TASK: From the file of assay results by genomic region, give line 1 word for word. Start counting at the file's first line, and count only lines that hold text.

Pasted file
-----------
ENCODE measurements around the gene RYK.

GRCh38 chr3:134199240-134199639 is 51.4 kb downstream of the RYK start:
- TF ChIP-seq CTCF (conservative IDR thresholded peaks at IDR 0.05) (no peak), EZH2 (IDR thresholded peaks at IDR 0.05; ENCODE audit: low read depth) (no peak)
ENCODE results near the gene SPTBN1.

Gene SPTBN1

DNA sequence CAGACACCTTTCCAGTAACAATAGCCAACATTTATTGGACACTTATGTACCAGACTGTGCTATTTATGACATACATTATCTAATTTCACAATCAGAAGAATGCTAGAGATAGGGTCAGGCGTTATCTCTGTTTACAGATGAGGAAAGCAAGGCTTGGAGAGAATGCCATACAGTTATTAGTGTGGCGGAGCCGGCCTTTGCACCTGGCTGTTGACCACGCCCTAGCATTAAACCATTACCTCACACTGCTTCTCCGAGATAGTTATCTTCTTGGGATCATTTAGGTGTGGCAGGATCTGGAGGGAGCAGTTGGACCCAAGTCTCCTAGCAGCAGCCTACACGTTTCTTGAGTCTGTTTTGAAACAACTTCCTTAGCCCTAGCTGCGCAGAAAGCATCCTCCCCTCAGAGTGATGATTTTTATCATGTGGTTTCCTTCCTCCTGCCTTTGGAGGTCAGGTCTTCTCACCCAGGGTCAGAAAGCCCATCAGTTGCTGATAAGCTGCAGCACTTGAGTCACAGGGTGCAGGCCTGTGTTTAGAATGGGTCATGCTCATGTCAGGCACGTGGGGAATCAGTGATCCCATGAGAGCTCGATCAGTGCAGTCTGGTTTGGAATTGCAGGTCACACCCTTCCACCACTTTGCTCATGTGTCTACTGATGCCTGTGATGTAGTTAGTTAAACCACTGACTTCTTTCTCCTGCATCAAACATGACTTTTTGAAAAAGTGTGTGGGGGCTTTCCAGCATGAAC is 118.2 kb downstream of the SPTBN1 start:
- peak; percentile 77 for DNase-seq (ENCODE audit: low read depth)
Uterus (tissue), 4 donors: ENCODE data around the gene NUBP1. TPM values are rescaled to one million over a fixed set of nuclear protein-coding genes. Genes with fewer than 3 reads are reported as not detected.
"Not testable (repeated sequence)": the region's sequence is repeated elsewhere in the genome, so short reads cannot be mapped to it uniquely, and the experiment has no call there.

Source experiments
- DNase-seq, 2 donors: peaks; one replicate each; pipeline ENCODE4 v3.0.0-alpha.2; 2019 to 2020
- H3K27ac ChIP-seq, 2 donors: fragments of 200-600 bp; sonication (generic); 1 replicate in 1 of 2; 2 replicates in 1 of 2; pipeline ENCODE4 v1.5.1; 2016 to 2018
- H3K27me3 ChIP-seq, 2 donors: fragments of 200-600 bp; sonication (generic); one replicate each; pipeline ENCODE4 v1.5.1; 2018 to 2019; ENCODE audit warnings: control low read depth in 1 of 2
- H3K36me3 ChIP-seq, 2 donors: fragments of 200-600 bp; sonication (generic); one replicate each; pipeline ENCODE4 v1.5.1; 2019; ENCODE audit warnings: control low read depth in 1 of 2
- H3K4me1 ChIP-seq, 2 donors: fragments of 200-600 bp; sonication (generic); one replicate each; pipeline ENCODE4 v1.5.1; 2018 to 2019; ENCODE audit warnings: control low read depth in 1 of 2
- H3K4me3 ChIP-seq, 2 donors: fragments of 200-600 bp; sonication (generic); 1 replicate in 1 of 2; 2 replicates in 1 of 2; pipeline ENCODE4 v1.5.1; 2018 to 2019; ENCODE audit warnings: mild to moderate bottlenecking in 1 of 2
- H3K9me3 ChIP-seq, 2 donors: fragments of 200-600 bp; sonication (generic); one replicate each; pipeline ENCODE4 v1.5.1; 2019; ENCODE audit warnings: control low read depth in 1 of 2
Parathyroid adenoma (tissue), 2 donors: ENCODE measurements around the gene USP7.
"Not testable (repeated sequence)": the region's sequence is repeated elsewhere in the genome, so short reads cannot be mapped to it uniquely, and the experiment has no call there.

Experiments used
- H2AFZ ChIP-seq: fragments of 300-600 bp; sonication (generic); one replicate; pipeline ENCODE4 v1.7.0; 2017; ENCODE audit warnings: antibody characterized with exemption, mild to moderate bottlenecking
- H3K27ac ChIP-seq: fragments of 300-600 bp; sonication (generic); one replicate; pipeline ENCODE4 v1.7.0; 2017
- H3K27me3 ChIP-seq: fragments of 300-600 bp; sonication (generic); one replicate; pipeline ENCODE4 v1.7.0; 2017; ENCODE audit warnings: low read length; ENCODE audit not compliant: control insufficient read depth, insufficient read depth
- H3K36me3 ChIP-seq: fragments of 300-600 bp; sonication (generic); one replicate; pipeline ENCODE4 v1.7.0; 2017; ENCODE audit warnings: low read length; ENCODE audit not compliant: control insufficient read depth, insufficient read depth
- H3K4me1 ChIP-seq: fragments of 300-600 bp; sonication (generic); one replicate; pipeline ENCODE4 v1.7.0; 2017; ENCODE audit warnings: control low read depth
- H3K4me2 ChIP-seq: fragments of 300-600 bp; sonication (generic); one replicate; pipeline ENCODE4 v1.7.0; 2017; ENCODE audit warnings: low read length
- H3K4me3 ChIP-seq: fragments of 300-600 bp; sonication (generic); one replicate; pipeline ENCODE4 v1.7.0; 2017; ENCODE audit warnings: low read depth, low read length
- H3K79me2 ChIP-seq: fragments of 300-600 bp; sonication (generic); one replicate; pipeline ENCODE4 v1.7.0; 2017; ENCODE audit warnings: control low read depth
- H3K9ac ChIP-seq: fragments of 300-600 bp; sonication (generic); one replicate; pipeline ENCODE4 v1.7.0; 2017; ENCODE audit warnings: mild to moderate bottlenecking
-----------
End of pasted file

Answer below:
ENCODE measurements around the gene RYK.